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Solinco Revolution Review

by Oak Gast

Solinco is well-known and respected for their polyester offerings. Our contributor Oak Gast has written a Solinco Revolution Review.

Solinco Revolution Review

In addition to being utilized by recreational and college players en masse, they have several tour endorsements for their iconic lines like Confidential, Tour Bite, and the ever-classic Hyper-G.

Revolution (check out the string at Tennis Warehouse) was initially hailed to me mainly as a slightly softer alternative to their stiffer polyester flagships via word of mouth. On paper, this makes sense. Our own Tennis Warehouse University team found the 1.25 gauge to test at 213 lbs per inch for stiffness (Hyper-G comes in at 218 comparatively) and to be relatively average as far as tension maintenance to loss goes for most strings (about 30% over extended hitting sessions before breakage).

There is something in the name…

So what is Solinco going for here with their intent? Their statement of design asserts “maximum power and unbeatable control” which seems vague enough to appeal to most polyester users. Where Revolution jumps out spec-wise is the spin potential, all the way up at 8.0. Of the 20 strings ranked above it in spin potential, only two other strings have a lower tension loss percentage overall: Weiss Cannon Blue Rock N Power and both the 1.30/1.25 versions of Tecnifibre’s 4S. Both of these strings achieve slightly lower tension loss and have much higher stiffness ratings.

This means that on paper, out of the top twenty to thirty strings rated by Tennis Warehouse University for spin potential, Revolution is in a relative class of its own. It is one of the only strings with middling to good tension maintenance (<30% loss), ever so slightly soft feel (200-215 lbs per inch for stiffness), and still spin-friendly enough to be considered above average (8 on a 1-12 spin potential comparative scale). All the other strings with comparable spin and tension loss (4S, Solstice Power) have relatively high or low stiffness ratings, which may obscure the sweet spot range that Revolution settles in at.

On flatter balls, Revolution has mostly exceeded expectations.

How does it play?

The final result is a poly string that is extremely rewarding if appropriately utilized. I strung a full bed in a Solinco Whiteout 18×20 XTD frame at 54 lbs and another full bed at 49 lbs for testing. The string’s ample spin access and a slightly soft feel easily allow spin-based shots to be manufactured on a standard groundstroke topspin drive. On a full topspin-based loopy ball, the six-sided string has no difficulty gripping with enough force to shape your shot back down into the back of the court with high net clearance. The slice also benefits on both sides of the body, as the softer absorption mixed with the high spin potential allows for some extended dwell time that can be combined with highly satisfying cuts on the ball. Revolution performs superbly on spin-based shots and offers enough stability to feel solid upon quick and more lasting ball impacts.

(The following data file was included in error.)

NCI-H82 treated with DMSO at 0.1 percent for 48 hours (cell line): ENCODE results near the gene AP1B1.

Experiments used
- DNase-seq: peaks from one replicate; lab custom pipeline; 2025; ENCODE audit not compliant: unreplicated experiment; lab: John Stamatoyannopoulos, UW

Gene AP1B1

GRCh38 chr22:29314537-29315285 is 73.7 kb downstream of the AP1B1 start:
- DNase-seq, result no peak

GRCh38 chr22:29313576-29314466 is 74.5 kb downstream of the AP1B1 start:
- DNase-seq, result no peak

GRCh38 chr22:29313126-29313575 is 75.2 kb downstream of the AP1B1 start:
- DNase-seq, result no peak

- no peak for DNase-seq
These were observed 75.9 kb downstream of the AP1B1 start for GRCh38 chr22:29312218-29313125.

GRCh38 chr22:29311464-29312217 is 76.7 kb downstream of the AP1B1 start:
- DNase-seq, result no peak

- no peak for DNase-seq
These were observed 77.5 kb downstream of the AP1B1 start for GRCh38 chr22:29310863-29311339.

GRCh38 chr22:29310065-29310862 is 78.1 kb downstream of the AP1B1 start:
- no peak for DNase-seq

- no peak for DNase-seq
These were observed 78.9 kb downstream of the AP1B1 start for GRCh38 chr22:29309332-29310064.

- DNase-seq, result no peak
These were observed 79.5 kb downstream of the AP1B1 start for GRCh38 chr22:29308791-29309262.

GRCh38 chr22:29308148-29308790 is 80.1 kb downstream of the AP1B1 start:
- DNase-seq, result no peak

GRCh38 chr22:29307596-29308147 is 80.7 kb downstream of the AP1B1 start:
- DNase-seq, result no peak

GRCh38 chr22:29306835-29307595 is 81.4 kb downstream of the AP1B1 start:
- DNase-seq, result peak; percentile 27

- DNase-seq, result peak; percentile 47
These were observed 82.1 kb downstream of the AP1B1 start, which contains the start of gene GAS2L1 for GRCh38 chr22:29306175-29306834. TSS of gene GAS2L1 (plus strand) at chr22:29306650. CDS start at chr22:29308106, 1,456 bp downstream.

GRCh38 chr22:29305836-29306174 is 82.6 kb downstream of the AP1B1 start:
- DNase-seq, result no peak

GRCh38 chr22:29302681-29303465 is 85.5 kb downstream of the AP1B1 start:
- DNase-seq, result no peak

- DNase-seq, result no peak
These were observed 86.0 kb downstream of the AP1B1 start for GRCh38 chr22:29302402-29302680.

On flatter balls, Revolution has mostly exceeded expectations. The pickup rate on redirecting pace for heavy groundstrokes or serve returns feels responsive and comfortable. As you start to drive balls with Revolution and get your full weight behind groundstrokes, the strings do not lose their stability or sense of place upon rapid or heavy acceleration through the ball. The string feels solid from a tactile perspective but not too harsh or muted overall.

Stroke by stroke

Serving with Revolution proved difficult initially, but its slightly heftier feeling became useful over time. As everyone’s serve technique varies so much in terms of racquet head speed and swing path, it’s tough for me to say how much of my own experience with the string reflects its actual ability in this area. However, I have not found anything glaringly wrong per se about the serving experience with Revolution. If anything, it has required me to focus up while hitting a serve instead of letting my mind wander.

Volleying with Revolution is pleasant and reliable. While perhaps not as crisp or quick as some other big-name polys (Hyper-G, ALU Power, RPM Blast) the spin access makes up for it by increasing the shapeable nature of each shot. Tension maintenance overall performs as about as expected. While nothing extraordinary as it drops like all polys do, but as noted earlier, it is relatively longer lasting than your other “spin-to-win” strings.


I have tried Revolution in a hybrid setup with natural gut, Ashaway monogut, and Head Velocity MLT. It has done well in all of these setups but has shined in the Ashaway monogut combo for me. The natural gut setup played superb as promised, but it broke relatively quickly, and the multifilament hybrid was solid, but I preferred the full bed of Revolution over it.

Revolution is not the string the name suggests. But it is revolutionary as far as how under the radar it goes for the level of performance it offers. Potentially, it seems it is the case where Solinco may have a similar problem to Head’s racquet lineup. There are so many good options, which means some gems might get overlooked…

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1 comment

John M October 24, 2023 - 22:17

I’ll be trying revolution soon, thanks Oak!


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